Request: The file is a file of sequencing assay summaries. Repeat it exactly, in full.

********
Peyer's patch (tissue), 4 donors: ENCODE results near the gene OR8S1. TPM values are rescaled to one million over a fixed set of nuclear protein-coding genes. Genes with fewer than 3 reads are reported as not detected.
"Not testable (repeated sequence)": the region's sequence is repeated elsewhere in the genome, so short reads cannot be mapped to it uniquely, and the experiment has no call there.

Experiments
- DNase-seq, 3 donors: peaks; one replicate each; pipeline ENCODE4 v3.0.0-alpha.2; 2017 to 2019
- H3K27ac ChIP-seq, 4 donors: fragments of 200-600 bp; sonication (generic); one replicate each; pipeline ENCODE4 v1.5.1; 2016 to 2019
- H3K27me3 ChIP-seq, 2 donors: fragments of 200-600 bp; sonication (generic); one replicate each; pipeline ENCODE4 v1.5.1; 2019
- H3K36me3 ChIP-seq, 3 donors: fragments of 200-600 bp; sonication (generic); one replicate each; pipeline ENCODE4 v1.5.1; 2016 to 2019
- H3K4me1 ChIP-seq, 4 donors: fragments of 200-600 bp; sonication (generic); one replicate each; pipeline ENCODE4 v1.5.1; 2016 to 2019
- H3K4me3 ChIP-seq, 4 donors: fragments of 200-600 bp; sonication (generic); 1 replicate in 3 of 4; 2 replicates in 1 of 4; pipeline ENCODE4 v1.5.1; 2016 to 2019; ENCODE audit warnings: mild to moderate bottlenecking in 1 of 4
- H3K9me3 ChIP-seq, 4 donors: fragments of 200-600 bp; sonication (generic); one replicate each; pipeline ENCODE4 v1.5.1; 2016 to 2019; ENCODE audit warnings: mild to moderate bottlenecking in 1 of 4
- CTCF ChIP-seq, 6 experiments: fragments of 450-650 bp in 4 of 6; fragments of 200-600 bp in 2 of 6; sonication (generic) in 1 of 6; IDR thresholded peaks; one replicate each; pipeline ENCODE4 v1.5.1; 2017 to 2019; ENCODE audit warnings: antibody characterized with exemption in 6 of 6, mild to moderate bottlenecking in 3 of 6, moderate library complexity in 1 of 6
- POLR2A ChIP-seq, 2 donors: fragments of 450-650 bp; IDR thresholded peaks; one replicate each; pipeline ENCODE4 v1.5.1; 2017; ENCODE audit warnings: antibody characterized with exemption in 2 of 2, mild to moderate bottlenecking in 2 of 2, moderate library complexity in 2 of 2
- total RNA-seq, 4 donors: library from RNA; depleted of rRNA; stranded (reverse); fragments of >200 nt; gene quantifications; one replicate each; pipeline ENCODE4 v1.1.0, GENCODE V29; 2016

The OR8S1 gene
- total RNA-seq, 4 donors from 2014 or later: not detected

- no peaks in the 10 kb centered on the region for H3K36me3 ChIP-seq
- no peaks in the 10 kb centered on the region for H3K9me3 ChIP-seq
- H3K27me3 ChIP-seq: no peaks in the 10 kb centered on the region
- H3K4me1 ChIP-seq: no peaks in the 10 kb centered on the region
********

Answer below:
Peyer's patch (tissue), 4 donors: ENCODE results near the gene OR8S1. TPM values are rescaled to one million over a fixed set of nuclear protein-coding genes. Genes with fewer than 3 reads are reported as not detected.
"Not testable (repeated sequence)": the region's sequence is repeated elsewhere in the genome, so short reads cannot be mapped to it uniquely, and the experiment has no call there.

Experiments
- DNase-seq, 3 donors: peaks; one replicate each; pipeline ENCODE4 v3.0.0-alpha.2; 2017 to 2019
- H3K27ac ChIP-seq, 4 donors: fragments of 200-600 bp; sonication (generic); one replicate each; pipeline ENCODE4 v1.5.1; 2016 to 2019
- H3K27me3 ChIP-seq, 2 donors: fragments of 200-600 bp; sonication (generic); one replicate each; pipeline ENCODE4 v1.5.1; 2019
- H3K36me3 ChIP-seq, 3 donors: fragments of 200-600 bp; sonication (generic); one replicate each; pipeline ENCODE4 v1.5.1; 2016 to 2019
- H3K4me1 ChIP-seq, 4 donors: fragments of 200-600 bp; sonication (generic); one replicate each; pipeline ENCODE4 v1.5.1; 2016 to 2019
- H3K4me3 ChIP-seq, 4 donors: fragments of 200-600 bp; sonication (generic); 1 replicate in 3 of 4; 2 replicates in 1 of 4; pipeline ENCODE4 v1.5.1; 2016 to 2019; ENCODE audit warnings: mild to moderate bottlenecking in 1 of 4
- H3K9me3 ChIP-seq, 4 donors: fragments of 200-600 bp; sonication (generic); one replicate each; pipeline ENCODE4 v1.5.1; 2016 to 2019; ENCODE audit warnings: mild to moderate bottlenecking in 1 of 4
- CTCF ChIP-seq, 6 experiments: fragments of 450-650 bp in 4 of 6; fragments of 200-600 bp in 2 of 6; sonication (generic) in 1 of 6; IDR thresholded peaks; one replicate each; pipeline ENCODE4 v1.5.1; 2017 to 2019; ENCODE audit warnings: antibody characterized with exemption in 6 of 6, mild to moderate bottlenecking in 3 of 6, moderate library complexity in 1 of 6
- POLR2A ChIP-seq, 2 donors: fragments of 450-650 bp; IDR thresholded peaks; one replicate each; pipeline ENCODE4 v1.5.1; 2017; ENCODE audit warnings: antibody characterized with exemption in 2 of 2, mild to moderate bottlenecking in 2 of 2, moderate library complexity in 2 of 2
- total RNA-seq, 4 donors: library from RNA; depleted of rRNA; stranded (reverse); fragments of >200 nt; gene quantifications; one replicate each; pipeline ENCODE4 v1.1.0, GENCODE V29; 2016

The OR8S1 gene
- total RNA-seq, 4 donors from 2014 or later: not detected

- no peaks in the 10 kb centered on the region for H3K36me3 ChIP-seq
- no peaks in the 10 kb centered on the region for H3K9me3 ChIP-seq
- H3K27me3 ChIP-seq: no peaks in the 10 kb centered on the region
- H3K4me1 ChIP-seq: no peaks in the 10 kb centered on the region